Here at Indiana INTERNnet, we’re all about experiential learning. Our focus is internships, but we recognize that sometimes students have to get creative and find other opportunities – especially this summer. As some internship programs have been cancelled or changed due to COVID-19, volunteer opportunities have only increased to help communities through this crisis. If your summer internship has been cancelled or shortened, consider spending some of your extra time serving!
Recent months have made us all more aware of the needs within our communities – why not help to meet them? Not only will you be making a difference during this historic time, but you’ll also be gaining valuable experience to learn from and add to your resume. Can you say win-win?!
There are so many needs that it can be hard to know where to start. But there are several resources to help you …
Earlier this week, part of the Indiana INTERNnet team volunteered at Second Helpings in Indianapolis. The Second Helpings staff and volunteers rescue and prepare perishable foods from restaurants and retailers to help prevent food waste. They make over 4,000 meals and send them out to more than 90 social service agencies. Second Helpings also offers a culinary training program for disadvantaged adults. While volunteering, we helped cut and prepare vegetables for a meal that would be sent out to multiple locations around the area. The experience was great, and learning about the amazing work that Second Helpings does was very eye-opening.
You might feel like you’re too busy to volunteer, especially if you’re in school. But volunteering has lots of benefits!
There is no better feeling than when you’re volunteering. Putting time and effort into meaningful programs can help so many people, and can infuse some purpose into …
Alexandra Forsythe is a student at Indiana Tech. She is a double major in electrical engineering and computer engineering with minors in CS and math. Alexandra is currently working as a year-round intern for Ultra Electronics USSI.
Hi! I’m Alexandra (“Alex”) Forsythe. I’ve been fortunate to have worked as an intern for NASA, Raytheon, and Ultra Electronics USSI. I designed a mission critical circuit board for NASA that will be used in an upcoming launch. For Raytheon, I programmed artificial neural networks. I’m a year-round intern for Ultra Electronics USSI, where I have been placed in charge of a new innovative product, and I’ll be an FPGA/ASIC design engineering intern for Intel next summer. At Indiana Tech, I’m a double major in electrical engineering and computer engineering with minors in CS and math, and I’m an officer in four student organizations.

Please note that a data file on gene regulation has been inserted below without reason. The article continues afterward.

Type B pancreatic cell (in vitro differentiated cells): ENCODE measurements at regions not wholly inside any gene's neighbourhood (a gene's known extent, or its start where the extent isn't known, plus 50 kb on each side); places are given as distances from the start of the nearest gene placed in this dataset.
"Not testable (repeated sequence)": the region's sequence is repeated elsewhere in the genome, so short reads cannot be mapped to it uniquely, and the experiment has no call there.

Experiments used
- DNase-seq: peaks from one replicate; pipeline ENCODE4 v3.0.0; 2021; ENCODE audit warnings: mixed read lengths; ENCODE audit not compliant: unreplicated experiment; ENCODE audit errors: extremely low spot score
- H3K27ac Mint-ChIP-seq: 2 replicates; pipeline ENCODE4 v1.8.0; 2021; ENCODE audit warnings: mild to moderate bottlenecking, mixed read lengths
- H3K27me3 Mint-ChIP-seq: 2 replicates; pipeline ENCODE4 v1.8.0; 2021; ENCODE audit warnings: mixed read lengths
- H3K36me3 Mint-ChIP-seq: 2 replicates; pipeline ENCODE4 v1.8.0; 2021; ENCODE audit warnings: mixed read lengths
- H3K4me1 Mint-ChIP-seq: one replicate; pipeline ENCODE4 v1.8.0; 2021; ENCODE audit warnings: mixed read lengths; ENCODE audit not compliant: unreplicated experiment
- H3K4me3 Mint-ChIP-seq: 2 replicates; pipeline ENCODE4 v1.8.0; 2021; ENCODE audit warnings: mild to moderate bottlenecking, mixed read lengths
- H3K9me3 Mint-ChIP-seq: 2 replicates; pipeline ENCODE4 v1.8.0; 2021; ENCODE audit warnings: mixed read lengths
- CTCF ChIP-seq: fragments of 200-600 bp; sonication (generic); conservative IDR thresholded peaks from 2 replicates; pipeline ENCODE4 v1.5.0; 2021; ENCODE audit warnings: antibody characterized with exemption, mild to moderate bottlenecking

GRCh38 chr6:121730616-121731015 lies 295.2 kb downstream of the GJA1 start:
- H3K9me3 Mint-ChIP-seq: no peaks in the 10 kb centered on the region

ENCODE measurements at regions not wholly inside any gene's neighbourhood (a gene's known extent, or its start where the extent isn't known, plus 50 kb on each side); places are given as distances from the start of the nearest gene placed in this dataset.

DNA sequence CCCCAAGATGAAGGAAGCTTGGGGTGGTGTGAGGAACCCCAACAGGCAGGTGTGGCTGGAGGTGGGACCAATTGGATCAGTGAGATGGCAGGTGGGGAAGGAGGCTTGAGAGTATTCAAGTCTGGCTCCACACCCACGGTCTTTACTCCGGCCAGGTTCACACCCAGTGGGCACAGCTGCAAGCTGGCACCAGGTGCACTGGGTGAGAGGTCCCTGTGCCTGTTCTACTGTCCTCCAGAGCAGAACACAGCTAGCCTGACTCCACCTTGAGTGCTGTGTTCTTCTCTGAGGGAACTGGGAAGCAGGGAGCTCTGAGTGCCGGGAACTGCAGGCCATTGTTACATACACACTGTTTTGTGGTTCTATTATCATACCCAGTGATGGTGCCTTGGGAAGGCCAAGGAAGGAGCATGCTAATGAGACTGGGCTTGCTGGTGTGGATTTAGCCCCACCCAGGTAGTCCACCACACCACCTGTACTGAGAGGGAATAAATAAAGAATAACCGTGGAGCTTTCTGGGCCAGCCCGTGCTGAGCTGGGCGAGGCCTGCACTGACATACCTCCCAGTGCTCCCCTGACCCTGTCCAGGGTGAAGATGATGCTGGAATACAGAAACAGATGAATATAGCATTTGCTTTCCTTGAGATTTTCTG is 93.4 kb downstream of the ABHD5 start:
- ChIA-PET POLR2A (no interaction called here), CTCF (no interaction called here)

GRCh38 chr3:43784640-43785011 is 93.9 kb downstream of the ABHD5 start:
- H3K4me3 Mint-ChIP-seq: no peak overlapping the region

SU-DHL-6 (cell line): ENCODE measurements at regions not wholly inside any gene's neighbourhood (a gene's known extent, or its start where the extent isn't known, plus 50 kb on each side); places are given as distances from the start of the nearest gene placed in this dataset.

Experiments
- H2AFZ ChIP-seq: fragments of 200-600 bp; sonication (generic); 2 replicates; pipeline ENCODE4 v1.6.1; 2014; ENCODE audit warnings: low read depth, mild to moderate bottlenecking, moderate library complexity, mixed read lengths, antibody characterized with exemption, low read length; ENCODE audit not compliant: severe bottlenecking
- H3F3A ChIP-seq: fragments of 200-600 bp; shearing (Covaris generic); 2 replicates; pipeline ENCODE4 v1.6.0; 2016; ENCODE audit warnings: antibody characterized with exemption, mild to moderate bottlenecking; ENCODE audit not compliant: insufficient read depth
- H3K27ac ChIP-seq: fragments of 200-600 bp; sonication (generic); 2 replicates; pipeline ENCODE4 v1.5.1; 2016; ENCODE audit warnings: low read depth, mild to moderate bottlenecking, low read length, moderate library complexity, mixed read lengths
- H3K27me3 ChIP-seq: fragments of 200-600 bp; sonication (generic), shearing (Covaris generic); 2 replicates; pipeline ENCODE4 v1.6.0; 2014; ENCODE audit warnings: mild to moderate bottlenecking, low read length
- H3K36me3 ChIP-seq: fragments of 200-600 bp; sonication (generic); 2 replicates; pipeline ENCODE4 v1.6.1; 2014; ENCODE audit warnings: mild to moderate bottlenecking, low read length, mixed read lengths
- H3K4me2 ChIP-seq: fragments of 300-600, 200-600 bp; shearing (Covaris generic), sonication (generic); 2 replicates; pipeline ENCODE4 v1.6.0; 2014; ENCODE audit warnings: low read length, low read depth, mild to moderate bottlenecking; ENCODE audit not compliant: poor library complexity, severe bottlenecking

You need an internship, but what else should …
Sunny and warm weather make for a perfect day to give back to the community. On April 24, Allison Gaffney and I volunteered at the Indianapolis Motor Speedway (IMS) as a part of the 500 Festival’s study trip program. Local fourth graders travel to the racetrack and participate in multiple educational activities. This free program has been around for many years, I even participated in it when I was in fourth grade!
As study trip guides, it was our duty to lead the students, teachers and chaperones around IMS to eight activity stations. Each station had a themed activity or lesson, and was conducted by 500 Festival Princesses, staff members or volunteers. Most stations were about the race: driver equipment, race flags, timing and scoring, and the various career opportunities available.
Since this was an educational field trip, there were activities that focused on mathematics, health and history. Students …
1. If you are a high school student, take time during every week of school to meet with your teachers, discuss topics that excite you, learn a new hobby and make new friends. Audition for the school play or try out for the soccer team. These experiences will stick with you throughout college.
2. Talk to your guidance counselor about how you can shape your future classes into a schedule that suits you and your career goals. There is nothing more important than learning to articulate your passions with the leaders who can help you get on the right path. You’d be surprised when you find that the classes you took in high school directly correlate with your major in college and even after graduation!
3. Ask teachers about internships and work-and-learn initiatives at your school. If your school doesn’t have an internship program, encourage your guidance …